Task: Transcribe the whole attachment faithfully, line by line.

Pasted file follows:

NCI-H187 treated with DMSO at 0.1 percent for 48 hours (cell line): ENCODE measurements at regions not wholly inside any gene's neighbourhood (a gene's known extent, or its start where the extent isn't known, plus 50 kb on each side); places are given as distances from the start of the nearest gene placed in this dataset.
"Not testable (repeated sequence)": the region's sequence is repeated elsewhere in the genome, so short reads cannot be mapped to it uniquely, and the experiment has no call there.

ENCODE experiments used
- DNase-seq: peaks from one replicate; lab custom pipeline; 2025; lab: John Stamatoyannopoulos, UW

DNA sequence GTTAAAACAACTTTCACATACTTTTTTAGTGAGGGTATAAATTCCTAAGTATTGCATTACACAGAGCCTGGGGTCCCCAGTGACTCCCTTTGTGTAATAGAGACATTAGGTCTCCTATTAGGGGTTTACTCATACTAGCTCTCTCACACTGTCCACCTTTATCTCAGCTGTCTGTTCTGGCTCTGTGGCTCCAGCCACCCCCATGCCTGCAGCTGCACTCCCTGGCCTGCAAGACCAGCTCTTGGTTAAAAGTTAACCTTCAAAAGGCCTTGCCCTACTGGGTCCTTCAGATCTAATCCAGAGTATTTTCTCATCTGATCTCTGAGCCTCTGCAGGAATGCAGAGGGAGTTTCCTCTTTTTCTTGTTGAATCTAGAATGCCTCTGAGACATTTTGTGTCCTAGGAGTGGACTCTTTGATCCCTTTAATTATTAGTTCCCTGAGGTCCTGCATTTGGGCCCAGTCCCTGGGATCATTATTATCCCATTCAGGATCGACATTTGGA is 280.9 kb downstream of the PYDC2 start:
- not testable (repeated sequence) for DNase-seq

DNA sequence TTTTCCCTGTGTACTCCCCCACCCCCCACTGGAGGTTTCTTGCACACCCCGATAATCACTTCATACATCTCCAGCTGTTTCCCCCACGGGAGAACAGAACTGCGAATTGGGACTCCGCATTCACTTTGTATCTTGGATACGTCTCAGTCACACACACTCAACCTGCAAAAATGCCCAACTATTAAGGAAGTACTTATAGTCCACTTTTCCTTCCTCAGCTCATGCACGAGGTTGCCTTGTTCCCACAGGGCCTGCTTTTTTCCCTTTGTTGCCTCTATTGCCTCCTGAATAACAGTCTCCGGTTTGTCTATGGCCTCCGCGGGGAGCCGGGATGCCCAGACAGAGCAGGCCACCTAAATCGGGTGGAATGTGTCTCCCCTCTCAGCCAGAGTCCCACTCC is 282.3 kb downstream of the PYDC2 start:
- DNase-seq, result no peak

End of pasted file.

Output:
NCI-H187 treated with DMSO at 0.1 percent for 48 hours (cell line): ENCODE measurements at regions not wholly inside any gene's neighbourhood (a gene's known extent, or its start where the extent isn't known, plus 50 kb on each side); places are given as distances from the start of the nearest gene placed in this dataset.
"Not testable (repeated sequence)": the region's sequence is repeated elsewhere in the genome, so short reads cannot be mapped to it uniquely, and the experiment has no call there.

ENCODE experiments used
- DNase-seq: peaks from one replicate; lab custom pipeline; 2025; lab: John Stamatoyannopoulos, UW

DNA sequence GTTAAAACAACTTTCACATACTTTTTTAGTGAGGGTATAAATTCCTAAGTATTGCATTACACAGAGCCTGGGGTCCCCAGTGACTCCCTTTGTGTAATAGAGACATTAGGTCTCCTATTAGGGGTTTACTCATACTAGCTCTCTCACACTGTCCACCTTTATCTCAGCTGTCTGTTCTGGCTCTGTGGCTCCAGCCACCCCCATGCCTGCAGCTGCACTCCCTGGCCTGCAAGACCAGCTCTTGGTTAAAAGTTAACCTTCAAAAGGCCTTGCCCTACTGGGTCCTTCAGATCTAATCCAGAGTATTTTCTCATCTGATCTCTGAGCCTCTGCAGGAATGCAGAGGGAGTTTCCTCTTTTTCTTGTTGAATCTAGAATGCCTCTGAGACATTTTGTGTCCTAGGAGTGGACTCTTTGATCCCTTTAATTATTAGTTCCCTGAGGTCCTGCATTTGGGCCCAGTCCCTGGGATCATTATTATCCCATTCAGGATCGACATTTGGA is 280.9 kb downstream of the PYDC2 start:
- not testable (repeated sequence) for DNase-seq

DNA sequence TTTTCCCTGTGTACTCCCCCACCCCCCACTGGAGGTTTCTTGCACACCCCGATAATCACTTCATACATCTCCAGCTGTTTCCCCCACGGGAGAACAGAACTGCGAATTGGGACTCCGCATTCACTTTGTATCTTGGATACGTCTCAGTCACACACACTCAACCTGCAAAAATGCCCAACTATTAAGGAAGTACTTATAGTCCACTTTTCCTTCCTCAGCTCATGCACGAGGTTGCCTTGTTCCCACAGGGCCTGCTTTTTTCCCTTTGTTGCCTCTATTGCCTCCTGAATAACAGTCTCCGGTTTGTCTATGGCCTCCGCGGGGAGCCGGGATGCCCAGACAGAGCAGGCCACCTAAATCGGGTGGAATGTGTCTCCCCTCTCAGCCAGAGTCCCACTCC is 282.3 kb downstream of the PYDC2 start:
- DNase-seq, result no peak